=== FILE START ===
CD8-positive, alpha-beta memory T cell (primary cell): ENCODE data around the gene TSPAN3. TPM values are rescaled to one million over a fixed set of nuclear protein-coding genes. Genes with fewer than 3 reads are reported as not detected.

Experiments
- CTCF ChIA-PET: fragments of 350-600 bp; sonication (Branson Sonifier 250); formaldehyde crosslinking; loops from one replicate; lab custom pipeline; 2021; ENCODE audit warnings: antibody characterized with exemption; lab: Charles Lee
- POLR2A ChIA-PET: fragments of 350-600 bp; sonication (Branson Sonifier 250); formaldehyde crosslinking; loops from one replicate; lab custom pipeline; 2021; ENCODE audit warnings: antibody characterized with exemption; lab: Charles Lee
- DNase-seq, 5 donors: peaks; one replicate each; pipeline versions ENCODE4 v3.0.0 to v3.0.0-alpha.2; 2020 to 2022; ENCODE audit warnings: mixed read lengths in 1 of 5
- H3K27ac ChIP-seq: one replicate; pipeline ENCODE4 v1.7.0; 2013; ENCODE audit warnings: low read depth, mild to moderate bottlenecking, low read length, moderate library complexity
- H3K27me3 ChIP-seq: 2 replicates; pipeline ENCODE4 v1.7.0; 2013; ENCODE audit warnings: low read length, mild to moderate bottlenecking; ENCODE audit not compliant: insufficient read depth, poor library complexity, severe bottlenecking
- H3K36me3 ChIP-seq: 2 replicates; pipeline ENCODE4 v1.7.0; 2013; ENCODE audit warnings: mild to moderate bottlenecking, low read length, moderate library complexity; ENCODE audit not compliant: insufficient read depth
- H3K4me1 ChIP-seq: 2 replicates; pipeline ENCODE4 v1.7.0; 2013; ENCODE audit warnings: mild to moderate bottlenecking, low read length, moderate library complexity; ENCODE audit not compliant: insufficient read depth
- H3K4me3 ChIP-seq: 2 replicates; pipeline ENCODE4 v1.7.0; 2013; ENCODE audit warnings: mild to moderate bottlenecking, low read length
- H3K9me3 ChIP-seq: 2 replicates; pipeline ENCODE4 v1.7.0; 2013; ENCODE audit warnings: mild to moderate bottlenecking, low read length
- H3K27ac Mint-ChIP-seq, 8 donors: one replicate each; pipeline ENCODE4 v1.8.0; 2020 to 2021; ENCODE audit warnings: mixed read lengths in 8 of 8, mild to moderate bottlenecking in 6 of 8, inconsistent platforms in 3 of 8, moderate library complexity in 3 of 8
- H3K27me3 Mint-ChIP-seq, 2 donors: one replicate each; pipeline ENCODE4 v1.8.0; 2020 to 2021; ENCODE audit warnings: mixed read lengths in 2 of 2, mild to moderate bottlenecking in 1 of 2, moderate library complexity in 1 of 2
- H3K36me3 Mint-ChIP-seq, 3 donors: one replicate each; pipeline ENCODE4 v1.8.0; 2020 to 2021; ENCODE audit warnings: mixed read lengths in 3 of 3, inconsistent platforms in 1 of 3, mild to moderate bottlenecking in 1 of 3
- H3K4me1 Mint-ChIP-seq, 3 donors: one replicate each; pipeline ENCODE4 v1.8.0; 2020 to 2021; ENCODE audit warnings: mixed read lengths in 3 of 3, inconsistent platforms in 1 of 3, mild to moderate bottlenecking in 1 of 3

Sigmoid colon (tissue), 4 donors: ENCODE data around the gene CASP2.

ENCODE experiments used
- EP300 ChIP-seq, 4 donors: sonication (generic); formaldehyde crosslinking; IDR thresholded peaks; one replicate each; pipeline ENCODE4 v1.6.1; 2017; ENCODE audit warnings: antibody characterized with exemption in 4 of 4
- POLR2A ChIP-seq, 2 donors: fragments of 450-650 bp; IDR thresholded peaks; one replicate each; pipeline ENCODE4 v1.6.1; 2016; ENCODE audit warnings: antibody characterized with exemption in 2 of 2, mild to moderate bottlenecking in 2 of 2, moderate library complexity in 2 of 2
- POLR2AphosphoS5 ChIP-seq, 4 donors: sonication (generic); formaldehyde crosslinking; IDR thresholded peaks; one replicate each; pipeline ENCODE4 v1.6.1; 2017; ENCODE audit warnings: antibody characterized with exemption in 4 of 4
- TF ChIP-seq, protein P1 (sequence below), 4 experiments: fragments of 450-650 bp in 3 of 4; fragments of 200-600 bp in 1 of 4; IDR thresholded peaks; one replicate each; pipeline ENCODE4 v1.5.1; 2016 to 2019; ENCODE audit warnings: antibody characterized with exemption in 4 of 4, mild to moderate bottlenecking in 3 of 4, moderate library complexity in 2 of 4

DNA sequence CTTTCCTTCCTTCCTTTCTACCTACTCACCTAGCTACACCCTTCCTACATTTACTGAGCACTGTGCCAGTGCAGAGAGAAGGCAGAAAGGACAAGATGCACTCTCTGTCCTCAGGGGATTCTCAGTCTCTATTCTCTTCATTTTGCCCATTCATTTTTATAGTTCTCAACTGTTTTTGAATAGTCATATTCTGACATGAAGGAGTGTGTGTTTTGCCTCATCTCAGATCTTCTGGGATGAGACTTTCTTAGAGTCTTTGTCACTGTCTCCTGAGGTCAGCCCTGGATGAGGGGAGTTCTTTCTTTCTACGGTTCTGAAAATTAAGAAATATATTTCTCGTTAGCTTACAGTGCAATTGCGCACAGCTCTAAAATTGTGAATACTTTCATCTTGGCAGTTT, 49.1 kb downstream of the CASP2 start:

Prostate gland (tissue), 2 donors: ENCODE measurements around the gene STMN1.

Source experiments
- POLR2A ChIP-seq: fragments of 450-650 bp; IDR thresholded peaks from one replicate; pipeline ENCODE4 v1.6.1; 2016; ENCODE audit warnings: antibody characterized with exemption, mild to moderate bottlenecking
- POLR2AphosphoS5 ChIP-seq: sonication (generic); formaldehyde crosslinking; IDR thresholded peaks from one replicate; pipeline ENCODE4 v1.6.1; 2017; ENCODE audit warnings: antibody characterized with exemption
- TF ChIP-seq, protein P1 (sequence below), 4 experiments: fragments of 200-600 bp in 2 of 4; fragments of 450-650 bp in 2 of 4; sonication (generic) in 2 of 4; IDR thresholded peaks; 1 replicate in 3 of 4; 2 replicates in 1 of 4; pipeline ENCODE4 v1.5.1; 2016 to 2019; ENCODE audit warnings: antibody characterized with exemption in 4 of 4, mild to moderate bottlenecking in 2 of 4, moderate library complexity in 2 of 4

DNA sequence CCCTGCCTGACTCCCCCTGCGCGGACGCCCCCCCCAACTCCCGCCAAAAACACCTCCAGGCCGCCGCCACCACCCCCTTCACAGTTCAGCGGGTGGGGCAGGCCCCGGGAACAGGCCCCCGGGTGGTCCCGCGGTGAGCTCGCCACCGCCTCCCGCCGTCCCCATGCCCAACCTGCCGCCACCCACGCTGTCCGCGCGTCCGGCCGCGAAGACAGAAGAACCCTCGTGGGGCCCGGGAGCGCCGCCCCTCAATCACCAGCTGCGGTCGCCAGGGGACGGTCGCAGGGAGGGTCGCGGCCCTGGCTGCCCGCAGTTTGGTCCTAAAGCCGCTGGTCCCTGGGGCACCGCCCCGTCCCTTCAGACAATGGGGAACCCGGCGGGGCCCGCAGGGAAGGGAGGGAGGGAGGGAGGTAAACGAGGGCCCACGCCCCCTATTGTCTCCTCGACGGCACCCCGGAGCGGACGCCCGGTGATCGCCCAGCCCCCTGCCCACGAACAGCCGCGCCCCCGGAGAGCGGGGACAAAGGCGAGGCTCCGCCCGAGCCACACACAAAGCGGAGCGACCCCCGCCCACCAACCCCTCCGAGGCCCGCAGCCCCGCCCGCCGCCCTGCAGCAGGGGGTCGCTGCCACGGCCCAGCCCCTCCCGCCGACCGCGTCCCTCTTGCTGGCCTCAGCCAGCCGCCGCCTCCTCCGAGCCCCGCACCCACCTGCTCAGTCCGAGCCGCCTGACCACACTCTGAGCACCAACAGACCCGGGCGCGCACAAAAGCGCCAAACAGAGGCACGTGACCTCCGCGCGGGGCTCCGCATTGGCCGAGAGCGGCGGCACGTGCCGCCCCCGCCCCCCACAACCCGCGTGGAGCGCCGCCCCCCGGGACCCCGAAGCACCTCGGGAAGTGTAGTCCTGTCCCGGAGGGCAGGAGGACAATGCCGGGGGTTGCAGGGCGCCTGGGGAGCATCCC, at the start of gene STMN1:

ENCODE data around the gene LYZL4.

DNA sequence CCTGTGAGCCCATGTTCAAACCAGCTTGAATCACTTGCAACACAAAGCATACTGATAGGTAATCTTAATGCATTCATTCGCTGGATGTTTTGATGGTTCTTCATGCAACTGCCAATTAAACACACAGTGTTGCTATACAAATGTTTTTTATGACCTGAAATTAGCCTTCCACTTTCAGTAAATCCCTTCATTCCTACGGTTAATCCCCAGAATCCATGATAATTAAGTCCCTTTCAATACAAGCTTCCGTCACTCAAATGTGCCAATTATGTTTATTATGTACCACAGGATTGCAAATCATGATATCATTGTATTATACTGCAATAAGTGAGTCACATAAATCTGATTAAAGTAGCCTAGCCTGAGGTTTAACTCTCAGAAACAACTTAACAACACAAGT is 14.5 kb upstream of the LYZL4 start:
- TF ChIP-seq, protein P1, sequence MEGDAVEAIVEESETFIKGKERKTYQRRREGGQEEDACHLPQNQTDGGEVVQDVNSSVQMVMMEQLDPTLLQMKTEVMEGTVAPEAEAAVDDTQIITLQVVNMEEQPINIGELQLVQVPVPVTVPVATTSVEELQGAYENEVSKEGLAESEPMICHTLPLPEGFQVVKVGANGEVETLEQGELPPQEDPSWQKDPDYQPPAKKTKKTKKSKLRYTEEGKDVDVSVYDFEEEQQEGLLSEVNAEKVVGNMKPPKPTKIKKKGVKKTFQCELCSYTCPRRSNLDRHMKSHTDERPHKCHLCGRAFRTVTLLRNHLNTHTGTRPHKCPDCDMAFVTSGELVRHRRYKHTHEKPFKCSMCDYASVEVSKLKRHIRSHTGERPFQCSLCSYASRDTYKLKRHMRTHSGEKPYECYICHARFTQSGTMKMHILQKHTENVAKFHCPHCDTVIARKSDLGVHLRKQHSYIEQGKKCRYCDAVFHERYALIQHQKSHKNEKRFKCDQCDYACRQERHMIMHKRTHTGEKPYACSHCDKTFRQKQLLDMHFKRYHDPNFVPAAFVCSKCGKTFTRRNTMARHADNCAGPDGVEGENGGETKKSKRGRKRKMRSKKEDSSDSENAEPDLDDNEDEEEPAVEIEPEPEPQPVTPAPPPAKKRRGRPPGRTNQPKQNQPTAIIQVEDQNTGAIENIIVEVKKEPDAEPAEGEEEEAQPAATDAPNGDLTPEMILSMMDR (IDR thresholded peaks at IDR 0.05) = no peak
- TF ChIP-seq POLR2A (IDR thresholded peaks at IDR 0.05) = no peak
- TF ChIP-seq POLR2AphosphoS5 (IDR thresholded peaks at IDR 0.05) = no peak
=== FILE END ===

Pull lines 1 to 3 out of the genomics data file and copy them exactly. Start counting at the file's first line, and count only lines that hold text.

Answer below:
CD8-positive, alpha-beta memory T cell (primary cell): ENCODE data around the gene TSPAN3. TPM values are rescaled to one million over a fixed set of nuclear protein-coding genes. Genes with fewer than 3 reads are reported as not detected.

Experiments
- CTCF ChIA-PET: fragments of 350-600 bp; sonication (Branson Sonifier 250); formaldehyde crosslinking; loops from one replicate; lab custom pipeline; 2021; ENCODE audit warnings: antibody characterized with exemption; lab: Charles Lee